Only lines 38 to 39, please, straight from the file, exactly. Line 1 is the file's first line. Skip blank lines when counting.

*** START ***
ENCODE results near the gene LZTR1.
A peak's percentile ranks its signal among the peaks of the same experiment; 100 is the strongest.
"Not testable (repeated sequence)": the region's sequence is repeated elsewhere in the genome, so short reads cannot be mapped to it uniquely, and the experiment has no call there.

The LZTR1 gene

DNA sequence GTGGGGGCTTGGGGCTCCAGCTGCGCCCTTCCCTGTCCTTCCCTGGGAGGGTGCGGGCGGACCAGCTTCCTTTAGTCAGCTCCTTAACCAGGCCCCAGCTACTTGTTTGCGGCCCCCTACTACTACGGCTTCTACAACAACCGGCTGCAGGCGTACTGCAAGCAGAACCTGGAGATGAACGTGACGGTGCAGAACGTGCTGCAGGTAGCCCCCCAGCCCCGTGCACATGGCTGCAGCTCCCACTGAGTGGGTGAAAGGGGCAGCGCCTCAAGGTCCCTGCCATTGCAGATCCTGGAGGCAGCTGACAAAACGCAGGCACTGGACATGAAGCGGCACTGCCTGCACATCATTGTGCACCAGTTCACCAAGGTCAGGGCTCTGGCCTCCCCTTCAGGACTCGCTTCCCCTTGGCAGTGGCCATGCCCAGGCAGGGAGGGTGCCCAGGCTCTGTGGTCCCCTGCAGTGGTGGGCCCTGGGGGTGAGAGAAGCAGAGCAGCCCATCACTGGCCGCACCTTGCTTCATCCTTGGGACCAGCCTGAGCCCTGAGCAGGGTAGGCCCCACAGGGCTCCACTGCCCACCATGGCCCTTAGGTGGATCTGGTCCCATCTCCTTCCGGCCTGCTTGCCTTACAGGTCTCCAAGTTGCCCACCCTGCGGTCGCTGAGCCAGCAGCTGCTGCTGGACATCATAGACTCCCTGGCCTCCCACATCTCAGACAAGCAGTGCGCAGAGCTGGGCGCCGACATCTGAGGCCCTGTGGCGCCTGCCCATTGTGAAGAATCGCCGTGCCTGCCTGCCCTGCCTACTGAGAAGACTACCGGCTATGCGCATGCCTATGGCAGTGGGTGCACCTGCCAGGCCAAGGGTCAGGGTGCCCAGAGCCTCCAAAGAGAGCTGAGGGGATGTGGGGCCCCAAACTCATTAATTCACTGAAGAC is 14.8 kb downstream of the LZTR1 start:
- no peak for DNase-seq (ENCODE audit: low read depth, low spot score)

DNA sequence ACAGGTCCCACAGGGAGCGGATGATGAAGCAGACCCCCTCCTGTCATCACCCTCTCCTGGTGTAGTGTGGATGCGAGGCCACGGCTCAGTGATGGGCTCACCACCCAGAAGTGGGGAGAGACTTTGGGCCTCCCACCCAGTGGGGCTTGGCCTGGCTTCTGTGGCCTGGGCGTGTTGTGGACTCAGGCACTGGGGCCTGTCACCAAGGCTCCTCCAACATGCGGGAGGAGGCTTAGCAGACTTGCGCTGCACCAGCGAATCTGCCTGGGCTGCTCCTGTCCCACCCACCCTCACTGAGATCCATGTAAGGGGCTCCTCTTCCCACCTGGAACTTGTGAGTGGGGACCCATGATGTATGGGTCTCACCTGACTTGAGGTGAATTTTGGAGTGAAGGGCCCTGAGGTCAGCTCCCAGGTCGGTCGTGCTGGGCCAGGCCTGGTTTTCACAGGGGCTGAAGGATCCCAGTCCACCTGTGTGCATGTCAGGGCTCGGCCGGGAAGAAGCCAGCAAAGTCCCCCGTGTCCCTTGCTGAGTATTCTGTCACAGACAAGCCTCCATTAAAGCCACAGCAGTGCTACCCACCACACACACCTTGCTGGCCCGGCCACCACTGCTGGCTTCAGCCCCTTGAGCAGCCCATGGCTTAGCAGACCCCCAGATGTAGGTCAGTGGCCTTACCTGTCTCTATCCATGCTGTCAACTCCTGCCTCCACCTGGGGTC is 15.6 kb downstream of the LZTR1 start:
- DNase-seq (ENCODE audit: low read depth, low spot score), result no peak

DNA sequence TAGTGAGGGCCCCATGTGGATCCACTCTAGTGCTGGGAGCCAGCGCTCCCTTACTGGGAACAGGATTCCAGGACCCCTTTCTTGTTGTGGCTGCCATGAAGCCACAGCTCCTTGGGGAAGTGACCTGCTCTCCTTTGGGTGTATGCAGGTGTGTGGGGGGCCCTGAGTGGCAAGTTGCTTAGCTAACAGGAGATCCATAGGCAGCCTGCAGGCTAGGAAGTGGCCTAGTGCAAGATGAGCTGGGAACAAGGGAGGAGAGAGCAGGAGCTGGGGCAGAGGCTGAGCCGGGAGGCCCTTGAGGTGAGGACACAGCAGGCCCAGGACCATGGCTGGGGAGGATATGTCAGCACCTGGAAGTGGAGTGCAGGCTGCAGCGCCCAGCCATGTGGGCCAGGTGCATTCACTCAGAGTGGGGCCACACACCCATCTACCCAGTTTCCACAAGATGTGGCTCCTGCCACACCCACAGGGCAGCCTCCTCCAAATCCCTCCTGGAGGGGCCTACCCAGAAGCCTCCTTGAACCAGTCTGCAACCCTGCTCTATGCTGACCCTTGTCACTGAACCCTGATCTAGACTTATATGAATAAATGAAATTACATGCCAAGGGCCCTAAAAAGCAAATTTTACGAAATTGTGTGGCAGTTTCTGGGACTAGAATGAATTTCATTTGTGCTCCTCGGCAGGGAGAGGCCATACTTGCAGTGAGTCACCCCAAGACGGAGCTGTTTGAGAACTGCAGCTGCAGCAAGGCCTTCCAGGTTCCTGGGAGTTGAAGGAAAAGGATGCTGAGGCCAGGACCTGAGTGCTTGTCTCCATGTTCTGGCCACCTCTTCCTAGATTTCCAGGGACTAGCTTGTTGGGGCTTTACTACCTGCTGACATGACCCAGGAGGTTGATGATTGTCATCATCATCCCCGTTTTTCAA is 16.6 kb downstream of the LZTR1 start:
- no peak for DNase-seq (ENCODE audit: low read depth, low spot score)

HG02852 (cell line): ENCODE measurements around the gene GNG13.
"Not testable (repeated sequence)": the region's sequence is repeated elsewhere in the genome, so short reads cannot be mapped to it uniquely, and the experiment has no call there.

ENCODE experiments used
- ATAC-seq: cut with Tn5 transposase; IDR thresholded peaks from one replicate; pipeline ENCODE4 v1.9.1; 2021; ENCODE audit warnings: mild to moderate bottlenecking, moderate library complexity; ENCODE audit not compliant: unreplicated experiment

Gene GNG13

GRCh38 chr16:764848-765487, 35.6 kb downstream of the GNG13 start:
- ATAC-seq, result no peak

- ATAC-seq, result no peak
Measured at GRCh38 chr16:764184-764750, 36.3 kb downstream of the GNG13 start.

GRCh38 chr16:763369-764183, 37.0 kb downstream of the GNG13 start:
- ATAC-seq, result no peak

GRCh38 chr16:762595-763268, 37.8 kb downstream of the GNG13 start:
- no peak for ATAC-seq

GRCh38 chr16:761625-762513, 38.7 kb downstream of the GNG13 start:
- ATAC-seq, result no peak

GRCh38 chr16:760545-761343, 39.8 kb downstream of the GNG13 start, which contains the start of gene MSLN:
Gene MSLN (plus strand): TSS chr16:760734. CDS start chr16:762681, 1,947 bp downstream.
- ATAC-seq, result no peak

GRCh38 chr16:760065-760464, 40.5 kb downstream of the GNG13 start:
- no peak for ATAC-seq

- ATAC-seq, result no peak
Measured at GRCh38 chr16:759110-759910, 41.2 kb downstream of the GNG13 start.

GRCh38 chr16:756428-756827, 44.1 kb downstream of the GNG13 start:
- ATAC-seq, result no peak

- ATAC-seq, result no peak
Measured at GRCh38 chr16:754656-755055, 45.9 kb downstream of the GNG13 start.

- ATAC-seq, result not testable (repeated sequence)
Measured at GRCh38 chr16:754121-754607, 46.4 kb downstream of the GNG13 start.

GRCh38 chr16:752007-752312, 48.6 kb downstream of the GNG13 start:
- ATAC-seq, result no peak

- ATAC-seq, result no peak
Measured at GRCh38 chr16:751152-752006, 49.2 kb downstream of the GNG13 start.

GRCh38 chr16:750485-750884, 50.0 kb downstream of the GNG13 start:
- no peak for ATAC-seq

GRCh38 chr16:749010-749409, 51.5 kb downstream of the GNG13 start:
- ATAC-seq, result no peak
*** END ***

Measured at GRCh38 chr16:754121-754607, 46.4 kb downstream of the GNG13 start.

GRCh38 chr16:752007-752312, 48.6 kb downstream of the GNG13 start: